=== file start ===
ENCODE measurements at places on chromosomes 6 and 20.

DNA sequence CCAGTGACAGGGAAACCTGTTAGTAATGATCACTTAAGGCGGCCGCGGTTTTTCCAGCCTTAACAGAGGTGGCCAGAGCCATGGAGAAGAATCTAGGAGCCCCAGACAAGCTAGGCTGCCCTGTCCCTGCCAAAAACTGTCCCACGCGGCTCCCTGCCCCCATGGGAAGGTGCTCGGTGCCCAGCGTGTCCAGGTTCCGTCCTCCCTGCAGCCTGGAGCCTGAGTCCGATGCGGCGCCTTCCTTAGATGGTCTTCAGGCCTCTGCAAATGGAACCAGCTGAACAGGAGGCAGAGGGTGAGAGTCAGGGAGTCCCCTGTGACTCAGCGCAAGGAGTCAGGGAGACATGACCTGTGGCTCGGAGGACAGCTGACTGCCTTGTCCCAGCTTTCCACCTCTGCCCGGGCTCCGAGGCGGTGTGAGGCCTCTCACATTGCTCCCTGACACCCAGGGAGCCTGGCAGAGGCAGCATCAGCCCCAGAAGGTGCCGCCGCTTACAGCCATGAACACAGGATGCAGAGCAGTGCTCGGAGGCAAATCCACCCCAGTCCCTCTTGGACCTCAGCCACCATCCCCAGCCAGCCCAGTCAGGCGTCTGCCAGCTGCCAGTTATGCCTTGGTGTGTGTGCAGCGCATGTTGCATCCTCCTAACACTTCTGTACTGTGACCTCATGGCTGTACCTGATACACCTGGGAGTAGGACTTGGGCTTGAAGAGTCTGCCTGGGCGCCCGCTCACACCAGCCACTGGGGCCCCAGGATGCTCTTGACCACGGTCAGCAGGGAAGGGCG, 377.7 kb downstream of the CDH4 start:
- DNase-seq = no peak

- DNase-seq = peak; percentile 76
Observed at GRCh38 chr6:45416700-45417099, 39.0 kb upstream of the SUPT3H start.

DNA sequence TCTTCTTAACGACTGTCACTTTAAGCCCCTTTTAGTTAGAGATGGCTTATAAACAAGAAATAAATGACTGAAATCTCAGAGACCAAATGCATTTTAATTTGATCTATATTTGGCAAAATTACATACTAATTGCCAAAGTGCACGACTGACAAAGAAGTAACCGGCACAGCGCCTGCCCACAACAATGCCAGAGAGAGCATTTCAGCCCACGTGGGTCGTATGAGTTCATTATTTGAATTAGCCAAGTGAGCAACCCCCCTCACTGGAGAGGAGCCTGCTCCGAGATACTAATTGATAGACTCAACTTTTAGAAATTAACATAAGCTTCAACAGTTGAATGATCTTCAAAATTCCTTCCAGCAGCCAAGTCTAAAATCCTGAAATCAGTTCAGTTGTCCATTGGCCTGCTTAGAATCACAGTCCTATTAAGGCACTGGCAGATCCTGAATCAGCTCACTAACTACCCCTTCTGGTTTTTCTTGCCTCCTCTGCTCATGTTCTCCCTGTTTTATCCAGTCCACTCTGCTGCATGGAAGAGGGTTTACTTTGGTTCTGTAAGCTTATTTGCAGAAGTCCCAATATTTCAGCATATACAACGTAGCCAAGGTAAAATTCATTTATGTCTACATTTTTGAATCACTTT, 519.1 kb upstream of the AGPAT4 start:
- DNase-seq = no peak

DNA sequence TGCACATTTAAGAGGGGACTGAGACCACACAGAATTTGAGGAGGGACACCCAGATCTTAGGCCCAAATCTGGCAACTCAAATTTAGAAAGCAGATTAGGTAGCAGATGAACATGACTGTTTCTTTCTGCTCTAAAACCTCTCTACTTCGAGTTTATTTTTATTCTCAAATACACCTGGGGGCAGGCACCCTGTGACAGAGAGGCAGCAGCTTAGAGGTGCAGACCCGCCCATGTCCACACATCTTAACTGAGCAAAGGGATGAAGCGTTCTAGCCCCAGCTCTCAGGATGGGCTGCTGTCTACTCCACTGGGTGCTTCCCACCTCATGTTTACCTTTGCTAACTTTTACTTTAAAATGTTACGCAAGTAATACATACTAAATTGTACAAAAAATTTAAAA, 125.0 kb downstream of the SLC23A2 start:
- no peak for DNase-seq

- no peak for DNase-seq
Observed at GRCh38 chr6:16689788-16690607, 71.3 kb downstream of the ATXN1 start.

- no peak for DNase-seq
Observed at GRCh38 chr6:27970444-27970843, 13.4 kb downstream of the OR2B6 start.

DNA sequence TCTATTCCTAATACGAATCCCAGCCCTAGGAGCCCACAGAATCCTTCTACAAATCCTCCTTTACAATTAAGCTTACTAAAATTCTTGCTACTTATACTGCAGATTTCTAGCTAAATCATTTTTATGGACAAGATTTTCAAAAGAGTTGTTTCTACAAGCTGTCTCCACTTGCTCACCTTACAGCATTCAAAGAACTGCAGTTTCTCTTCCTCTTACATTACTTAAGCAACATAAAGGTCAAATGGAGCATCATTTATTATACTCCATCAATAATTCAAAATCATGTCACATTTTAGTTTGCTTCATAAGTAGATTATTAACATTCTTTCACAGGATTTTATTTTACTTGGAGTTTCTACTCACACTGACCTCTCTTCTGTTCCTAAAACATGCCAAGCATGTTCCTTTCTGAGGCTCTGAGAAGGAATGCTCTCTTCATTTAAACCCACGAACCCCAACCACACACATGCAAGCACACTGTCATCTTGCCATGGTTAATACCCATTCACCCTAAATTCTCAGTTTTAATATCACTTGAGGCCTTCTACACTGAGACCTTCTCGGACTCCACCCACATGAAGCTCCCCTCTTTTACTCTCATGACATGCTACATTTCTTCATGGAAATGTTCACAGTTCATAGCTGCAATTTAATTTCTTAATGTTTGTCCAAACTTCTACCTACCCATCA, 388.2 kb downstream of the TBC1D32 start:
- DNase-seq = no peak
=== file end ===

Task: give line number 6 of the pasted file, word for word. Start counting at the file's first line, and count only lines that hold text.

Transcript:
DNA sequence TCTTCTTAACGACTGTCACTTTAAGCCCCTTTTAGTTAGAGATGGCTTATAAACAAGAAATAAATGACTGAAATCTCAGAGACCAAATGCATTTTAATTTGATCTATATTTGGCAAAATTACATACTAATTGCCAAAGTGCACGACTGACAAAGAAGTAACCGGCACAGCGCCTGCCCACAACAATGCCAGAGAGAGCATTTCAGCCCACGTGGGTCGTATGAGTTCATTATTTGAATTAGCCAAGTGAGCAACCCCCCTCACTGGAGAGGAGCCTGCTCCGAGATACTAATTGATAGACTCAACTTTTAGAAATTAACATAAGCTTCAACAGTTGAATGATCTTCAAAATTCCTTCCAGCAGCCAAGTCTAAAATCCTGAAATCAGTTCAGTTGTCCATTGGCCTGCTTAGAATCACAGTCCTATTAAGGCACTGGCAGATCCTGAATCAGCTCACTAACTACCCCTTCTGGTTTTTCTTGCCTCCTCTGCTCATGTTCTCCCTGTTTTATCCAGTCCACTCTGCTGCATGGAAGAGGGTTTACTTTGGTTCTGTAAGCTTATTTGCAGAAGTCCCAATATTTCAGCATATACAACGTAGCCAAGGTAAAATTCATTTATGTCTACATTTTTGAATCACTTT, 519.1 kb upstream of the AGPAT4 start: